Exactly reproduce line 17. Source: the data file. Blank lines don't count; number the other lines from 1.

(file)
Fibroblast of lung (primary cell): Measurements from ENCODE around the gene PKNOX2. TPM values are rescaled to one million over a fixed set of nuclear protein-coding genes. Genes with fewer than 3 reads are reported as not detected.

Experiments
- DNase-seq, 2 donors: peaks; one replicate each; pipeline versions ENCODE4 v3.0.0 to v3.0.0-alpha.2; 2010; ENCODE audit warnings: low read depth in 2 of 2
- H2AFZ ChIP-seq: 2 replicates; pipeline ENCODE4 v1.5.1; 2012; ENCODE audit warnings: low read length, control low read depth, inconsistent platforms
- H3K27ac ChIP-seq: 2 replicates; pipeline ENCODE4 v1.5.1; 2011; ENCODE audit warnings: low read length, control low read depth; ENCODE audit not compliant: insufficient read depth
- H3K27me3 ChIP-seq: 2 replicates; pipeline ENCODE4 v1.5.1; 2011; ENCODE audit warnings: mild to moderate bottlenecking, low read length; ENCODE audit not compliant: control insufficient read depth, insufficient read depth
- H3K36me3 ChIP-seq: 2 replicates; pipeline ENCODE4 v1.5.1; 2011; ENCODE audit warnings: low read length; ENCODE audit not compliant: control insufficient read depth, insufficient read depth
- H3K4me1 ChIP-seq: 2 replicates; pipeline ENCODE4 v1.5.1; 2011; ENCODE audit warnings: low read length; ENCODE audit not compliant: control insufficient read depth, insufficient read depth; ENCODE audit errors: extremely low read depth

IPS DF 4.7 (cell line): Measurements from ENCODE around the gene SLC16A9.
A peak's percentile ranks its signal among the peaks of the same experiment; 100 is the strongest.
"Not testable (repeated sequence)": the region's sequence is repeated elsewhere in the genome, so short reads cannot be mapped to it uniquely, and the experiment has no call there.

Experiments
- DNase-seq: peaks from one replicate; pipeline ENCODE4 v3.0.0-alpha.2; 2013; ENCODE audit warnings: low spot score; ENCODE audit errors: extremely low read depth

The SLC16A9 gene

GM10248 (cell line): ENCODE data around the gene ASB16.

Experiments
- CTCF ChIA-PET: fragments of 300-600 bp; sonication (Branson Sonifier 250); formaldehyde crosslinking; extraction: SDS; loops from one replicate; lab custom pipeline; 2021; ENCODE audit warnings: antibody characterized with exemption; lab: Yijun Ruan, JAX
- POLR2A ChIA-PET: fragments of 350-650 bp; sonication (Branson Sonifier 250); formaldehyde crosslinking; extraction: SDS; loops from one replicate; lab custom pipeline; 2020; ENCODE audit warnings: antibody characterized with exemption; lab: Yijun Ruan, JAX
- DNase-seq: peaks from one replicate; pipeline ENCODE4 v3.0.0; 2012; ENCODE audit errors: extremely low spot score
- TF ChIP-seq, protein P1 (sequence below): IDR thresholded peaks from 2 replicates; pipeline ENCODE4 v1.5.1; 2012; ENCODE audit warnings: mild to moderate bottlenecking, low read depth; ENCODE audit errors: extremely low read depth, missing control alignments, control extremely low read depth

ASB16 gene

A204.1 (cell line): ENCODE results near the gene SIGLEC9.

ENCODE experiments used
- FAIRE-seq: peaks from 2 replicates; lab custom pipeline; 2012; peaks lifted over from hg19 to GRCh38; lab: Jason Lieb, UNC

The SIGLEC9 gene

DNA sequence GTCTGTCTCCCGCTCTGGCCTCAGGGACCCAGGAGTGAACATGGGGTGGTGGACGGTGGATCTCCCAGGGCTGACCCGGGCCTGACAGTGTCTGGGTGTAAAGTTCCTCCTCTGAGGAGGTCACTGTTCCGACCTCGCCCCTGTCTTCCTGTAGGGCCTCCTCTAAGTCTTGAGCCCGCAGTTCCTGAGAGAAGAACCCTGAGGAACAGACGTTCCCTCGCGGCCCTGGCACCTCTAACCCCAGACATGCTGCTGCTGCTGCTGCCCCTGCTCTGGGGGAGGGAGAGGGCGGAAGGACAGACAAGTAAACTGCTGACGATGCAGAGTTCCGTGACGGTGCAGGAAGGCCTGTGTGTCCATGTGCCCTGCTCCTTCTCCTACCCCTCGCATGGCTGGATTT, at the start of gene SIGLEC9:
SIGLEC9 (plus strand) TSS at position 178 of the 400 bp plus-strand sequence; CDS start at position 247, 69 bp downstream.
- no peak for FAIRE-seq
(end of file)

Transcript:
- CTCF ChIA-PET: fragments of 300-600 bp; sonication (Branson Sonifier 250); formaldehyde crosslinking; extraction: SDS; loops from one replicate; lab custom pipeline; 2021; ENCODE audit warnings: antibody characterized with exemption; lab: Yijun Ruan, JAX